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Credit Card Mistakes You Could Be Making

If you have submitted a credit application for just about anything, whether it’s for a mortgage, loan, rent, or even some potential employers are reviewing, you know that your credit score is sort of the first impression that you can give about your financial background, next being income of course.  When it comes to interest rates, the higher your credit score, the better the rate, which ultimately saves you the most money every month.  You probably didn’t know that how you handle your credit card has such a huge impact in your credit score, so it’s important to avoid making any credit card mistakes in how you use it so you can maximize your credit score and not overpay on interest every month.

Not Checking Your Credit Report

These days you just never know who access to your information could have so it’s a good idea to at least check a free copy of your credit report at least once a year to make sure that all accounts are up to date, not to mention, accurate.  While your score will not be included with this, the good thing is that you can view your score on your monthly credit card statement so that way you can stay on top of your score each month.  Between leaving your card out too long or having your information compromised from a retailer, you can never be too careful.

Missing the Due Date

One of the largest pieces of your credit score is made up of your payment history, so if you hit thirty days late, that blemish will stay on your credit report for up to seven years.  While even being a day late will not affect your credit, but you may get hit with a late fee or an interest rate spike, so it’s a good idea to schedule your payments in advance on or before the due date, so you don’t forget to make a payment and risk being late and hurting your credit.

Paying Only the Minimum

While paying the minimum will satisfy the account for the month so you don’t fall behind on the payment, it will do little for the principle balance.  Goes without saying but making the largest payment you can afford each month will rid yourself of the balance a lot faster, and paying less interest, than it would if you were only making the minimum and probably could take decades to pay off.  The minimum will probably just barely cover the interest and a few dollars of principle, so when your next statement comes you will notice it hardly put a dent in the balance.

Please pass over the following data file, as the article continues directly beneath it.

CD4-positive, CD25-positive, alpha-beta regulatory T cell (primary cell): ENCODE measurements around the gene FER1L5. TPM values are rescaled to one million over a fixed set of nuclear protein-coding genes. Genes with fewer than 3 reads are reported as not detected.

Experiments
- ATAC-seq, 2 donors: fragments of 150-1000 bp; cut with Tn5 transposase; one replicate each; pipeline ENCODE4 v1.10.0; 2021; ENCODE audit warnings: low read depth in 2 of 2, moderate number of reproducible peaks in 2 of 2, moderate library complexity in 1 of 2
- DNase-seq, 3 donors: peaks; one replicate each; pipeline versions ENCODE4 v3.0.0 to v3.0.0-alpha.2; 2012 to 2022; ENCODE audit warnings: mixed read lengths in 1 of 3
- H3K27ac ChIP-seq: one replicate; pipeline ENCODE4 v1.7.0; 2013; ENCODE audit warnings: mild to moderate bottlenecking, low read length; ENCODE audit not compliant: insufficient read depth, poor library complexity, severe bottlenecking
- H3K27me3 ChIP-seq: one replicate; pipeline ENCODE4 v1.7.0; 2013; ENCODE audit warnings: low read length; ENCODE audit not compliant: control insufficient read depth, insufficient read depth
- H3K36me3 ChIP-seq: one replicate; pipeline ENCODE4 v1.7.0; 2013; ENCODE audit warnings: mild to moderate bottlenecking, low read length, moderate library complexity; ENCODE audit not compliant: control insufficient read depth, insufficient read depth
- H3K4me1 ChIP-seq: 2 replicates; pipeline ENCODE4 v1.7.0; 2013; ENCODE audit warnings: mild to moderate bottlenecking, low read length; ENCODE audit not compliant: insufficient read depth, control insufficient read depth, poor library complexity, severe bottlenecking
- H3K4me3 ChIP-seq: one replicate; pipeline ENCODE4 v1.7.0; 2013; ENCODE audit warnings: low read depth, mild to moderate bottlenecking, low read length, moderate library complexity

Maxing Out Your Card

Just as important as the payment history is the amount of credit utilization, which means the balance of your card compared to the credit limit.  The higher you are and closer to reaching your limit, the more your score will be impacted.  By paying off the full statement balance every month, you can ensure you keep your balance at a minimum at the start of every month, even if you use for every purchase, and avoid carrying over a balance and paying interest, which can cause a downwards spiral where the end results is most likely being in debt.

Not Taking Advantage of Rewards

It can be argued that credit cards should be used for every purchase, not only because it provided great protection against fraud so you can easily dispute charges without the worry of the money being taken from your account like it would with a debit, but the best part about a credit card are the rewards.  You can earn points or cashback on the purchases you make, so if you don’t have a reward card up to this point, now is the time to get one, otherwise you are leaving free money on the table, even if you factor in the purchases that you are going to make anyways.  Beyond that, you just have to make sure you don’t go above and beyond your budget, because as you start to see the rewards add up, you might want to continue charging, but if you’re unable to pay off the statement balance, the rewards can quickly be erased once you start factoring in how much interest you’re paying.

Closing a Zero Balance Account

If you have found yourself if debt trouble in the past and want to close the account once it’s at zero balance, you can actually find more benefit in keeping the account open but cutting the card so you don’t use it, that way you are keeping that available credit.

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